In Miami, Time Runs Short for Wizards Again
Monday, March 12, 2007
MIAMI, March 11 -- The Washington Wizards came to Florida a tired and dispirited bunch after the New York Knicks stole a win from them thanks to Steve Francis's last-second game-winning three-pointer at Verizon Center on Saturday night.
"The only thing we've enjoyed since we got down here is the weather," said Caron Butler before Sunday's game with the Miami Heat. "The only way to feel better is to get a win."
The Wizards did what they could, but they walked off the court at American Airlines Arena with a familiar shocked feeling. After Gilbert Arenas tied the score with three free throws with 3.1 seconds to play, Miami's Udonis Haslem posted up on Antawn Jamison, wheeled into the lane and released a fadeaway jump shot that dropped through the net with 0.3 of a second remaining, giving the Heat a 106-104 win.
It was the third straight loss for the Wizards (34-28) and eighth consecutive loss at Miami. The Heat (33-29) won for the sixth straight time and is one game behind the Wizards in the Southeast Division.
"We've played some great basketball up in this building, but we just can't seem to get over that hump," said Arenas, who finished with 33 points and made 16 of 17 free throws. "I don't know what it is, but they just seem to do whatever they have to do to beat us here."
Jamison sparked a spectacular 38-point third quarter for the Wizards by scoring 14 of his 26 points. Miami had eight players score in double figures, including Haslem, who had 11 points and 10 rebounds.
Like Saturday's wild finish against the Knicks, Sunday's ending featured twists and turns and two controversial calls. Miami led 103-102 with under 15 seconds left when the Heat's Antoine Walker missed badly on a three-point attempt. The rebound went long and Walker rebounded his miss and passed to Gary Payton, who was quickly fouled.
Payton, a 62.7 percent free throw shooter, missed two attempts and, following a scramble, Jamison got the rebound. As Washington set up for a potential game-tying or game-winning shot with 6.4 seconds left, Walker approached his teammates and yelled, "Do not let Gilbert beat us!"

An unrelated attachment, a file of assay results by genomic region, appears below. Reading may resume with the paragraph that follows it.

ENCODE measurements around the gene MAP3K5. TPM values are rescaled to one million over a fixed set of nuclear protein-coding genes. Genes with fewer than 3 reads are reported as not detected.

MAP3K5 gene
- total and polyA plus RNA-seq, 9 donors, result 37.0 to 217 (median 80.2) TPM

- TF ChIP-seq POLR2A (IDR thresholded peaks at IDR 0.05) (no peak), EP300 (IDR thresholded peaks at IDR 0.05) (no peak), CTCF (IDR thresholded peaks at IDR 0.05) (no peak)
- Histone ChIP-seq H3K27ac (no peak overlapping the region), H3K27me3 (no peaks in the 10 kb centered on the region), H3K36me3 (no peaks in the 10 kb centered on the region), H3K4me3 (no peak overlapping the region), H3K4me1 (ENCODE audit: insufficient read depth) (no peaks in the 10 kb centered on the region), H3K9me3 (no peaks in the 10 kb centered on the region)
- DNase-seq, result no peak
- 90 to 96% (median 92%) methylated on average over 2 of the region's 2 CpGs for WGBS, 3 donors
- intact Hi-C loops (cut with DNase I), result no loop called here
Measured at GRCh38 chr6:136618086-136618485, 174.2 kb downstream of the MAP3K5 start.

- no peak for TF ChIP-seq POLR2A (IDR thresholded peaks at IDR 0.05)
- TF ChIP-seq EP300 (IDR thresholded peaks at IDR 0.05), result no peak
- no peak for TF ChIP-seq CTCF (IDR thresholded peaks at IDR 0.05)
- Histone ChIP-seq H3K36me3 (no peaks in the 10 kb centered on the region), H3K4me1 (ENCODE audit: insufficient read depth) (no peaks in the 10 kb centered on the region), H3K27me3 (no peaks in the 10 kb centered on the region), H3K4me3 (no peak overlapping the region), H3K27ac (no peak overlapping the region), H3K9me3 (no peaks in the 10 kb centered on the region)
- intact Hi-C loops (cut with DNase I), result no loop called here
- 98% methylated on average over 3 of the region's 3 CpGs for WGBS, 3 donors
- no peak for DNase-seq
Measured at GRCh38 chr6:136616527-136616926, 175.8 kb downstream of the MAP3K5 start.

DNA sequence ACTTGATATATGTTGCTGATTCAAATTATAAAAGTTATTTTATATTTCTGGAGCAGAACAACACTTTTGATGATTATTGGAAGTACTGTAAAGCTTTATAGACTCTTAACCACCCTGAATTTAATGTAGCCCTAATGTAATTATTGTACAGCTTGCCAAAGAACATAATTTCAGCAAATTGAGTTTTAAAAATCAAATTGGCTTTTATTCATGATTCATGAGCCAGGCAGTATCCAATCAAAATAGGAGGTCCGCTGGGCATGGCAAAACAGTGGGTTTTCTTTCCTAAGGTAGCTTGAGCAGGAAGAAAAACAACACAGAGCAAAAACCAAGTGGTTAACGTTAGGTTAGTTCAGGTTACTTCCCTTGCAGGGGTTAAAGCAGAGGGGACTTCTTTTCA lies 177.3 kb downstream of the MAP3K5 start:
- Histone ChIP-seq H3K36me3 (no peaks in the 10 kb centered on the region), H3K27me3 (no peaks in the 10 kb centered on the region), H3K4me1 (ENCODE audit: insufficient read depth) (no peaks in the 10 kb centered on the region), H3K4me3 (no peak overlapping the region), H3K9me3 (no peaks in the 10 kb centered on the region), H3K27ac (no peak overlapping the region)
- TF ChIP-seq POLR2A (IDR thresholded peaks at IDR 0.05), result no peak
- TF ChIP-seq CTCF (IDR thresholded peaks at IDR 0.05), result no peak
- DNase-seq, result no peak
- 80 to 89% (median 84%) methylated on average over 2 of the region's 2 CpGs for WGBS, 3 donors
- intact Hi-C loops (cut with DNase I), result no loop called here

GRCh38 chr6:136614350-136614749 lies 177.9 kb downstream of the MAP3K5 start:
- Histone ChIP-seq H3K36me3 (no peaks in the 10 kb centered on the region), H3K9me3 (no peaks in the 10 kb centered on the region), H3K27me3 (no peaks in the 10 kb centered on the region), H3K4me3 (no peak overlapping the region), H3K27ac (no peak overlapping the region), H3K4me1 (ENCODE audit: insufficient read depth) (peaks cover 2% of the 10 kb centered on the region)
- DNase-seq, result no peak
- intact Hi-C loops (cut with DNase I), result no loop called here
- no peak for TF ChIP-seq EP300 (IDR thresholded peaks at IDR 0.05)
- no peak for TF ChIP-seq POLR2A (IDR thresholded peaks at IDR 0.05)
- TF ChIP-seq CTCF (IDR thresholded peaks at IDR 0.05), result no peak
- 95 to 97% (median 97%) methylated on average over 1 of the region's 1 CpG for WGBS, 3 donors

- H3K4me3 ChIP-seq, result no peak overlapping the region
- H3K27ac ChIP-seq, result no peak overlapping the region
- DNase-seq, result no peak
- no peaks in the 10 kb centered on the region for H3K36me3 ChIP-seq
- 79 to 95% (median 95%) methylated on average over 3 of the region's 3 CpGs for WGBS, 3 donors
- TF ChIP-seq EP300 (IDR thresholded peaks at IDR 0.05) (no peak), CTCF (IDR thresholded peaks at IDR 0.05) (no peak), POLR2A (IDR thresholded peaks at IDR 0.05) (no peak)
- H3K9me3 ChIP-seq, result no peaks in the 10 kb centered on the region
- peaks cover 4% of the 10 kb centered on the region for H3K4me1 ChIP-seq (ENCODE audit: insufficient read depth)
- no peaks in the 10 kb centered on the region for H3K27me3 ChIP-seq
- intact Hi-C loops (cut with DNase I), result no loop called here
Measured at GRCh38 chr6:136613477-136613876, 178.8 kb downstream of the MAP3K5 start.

Arenas, who made three-pointers to beat Milwaukee and Utah this season, never got a chance. Right after he took the inbounds pass, Payton slammed into a Jamison screen, flopped to the floor and drew a whistle from referee Tommy Nuñez Jr.
Illegal screen on Jamison.
After Jason Williams made 1 of 2 free throws to give the Heat a 104-101 lead with 3.7 seconds left, the Wizards again inbounded to Arenas, who drew contact from Payton on a three-point attempt and got another call from Nuñez.
Arenas, who clinched a one-point win over Golden State with three free throws in a similar situation last Sunday at Verizon Center, made all three attempts and then responded to some spectators' chants of "choker" by wrapping both hands around his neck while staring at the hecklers.
"I told you guys, I'm not missing those anymore," said Arenas, who has made 84.9 percent of his free throws this season. "This ain't the Cleveland series anymore."
Yet Sunday's loss was eerily similar to the close defeats suffered by the Wizards in their first-round playoff series loss to the Cavaliers last season.
The last time the Wizards won in Miami, on April 11, 2003, Michael Jordan was near the end of his two-year comeback, Shaquille O'Neal was still winning championships with the Los Angeles Lakers and Arenas was in his second season with the Golden State Warriors.
Still, the Wizards tried to take away something positive from their latest Miami setback. They erased a 16-point first half deficit Sunday, outscoring the Heat 38-16 during the third quarter, and again had a chance to pull out a win in the end.
"We're resilient," Coach Eddie Jordan said. "You would have thought that we could not come down here and have a chance to win after a heartbreak like last night -- that is what a lot of people thought and we proved them wrong. We will be fine. We've got a good veteran team and you saw that tonight."